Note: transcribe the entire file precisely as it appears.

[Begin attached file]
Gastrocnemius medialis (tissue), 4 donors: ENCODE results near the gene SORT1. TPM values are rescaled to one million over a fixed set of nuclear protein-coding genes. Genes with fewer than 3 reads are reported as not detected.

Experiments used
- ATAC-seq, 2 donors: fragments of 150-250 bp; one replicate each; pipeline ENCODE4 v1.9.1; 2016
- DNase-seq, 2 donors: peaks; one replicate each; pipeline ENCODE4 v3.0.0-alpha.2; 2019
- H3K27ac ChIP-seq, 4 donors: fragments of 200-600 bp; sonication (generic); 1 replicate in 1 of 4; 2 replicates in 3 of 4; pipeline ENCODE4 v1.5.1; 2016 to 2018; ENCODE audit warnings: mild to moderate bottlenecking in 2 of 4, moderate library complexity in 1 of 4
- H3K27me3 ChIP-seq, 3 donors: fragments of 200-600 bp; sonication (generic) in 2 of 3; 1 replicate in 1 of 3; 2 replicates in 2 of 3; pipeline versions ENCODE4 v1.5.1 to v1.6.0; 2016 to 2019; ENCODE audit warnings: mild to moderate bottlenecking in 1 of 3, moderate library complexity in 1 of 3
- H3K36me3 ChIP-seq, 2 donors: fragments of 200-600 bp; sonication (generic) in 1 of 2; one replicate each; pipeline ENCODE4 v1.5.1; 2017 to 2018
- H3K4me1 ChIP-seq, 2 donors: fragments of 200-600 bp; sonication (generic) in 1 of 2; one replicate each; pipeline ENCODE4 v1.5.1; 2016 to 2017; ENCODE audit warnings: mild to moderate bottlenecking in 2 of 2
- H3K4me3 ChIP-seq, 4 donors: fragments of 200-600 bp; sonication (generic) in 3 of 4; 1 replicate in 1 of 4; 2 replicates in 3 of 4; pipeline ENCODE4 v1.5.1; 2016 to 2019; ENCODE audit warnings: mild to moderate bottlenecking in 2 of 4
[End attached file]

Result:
Gastrocnemius medialis (tissue), 4 donors: ENCODE results near the gene SORT1. TPM values are rescaled to one million over a fixed set of nuclear protein-coding genes. Genes with fewer than 3 reads are reported as not detected.

Experiments used
- ATAC-seq, 2 donors: fragments of 150-250 bp; one replicate each; pipeline ENCODE4 v1.9.1; 2016
- DNase-seq, 2 donors: peaks; one replicate each; pipeline ENCODE4 v3.0.0-alpha.2; 2019
- H3K27ac ChIP-seq, 4 donors: fragments of 200-600 bp; sonication (generic); 1 replicate in 1 of 4; 2 replicates in 3 of 4; pipeline ENCODE4 v1.5.1; 2016 to 2018; ENCODE audit warnings: mild to moderate bottlenecking in 2 of 4, moderate library complexity in 1 of 4
- H3K27me3 ChIP-seq, 3 donors: fragments of 200-600 bp; sonication (generic) in 2 of 3; 1 replicate in 1 of 3; 2 replicates in 2 of 3; pipeline versions ENCODE4 v1.5.1 to v1.6.0; 2016 to 2019; ENCODE audit warnings: mild to moderate bottlenecking in 1 of 3, moderate library complexity in 1 of 3
- H3K36me3 ChIP-seq, 2 donors: fragments of 200-600 bp; sonication (generic) in 1 of 2; one replicate each; pipeline ENCODE4 v1.5.1; 2017 to 2018
- H3K4me1 ChIP-seq, 2 donors: fragments of 200-600 bp; sonication (generic) in 1 of 2; one replicate each; pipeline ENCODE4 v1.5.1; 2016 to 2017; ENCODE audit warnings: mild to moderate bottlenecking in 2 of 2
- H3K4me3 ChIP-seq, 4 donors: fragments of 200-600 bp; sonication (generic) in 3 of 4; 1 replicate in 1 of 4; 2 replicates in 3 of 4; pipeline ENCODE4 v1.5.1; 2016 to 2019; ENCODE audit warnings: mild to moderate bottlenecking in 2 of 4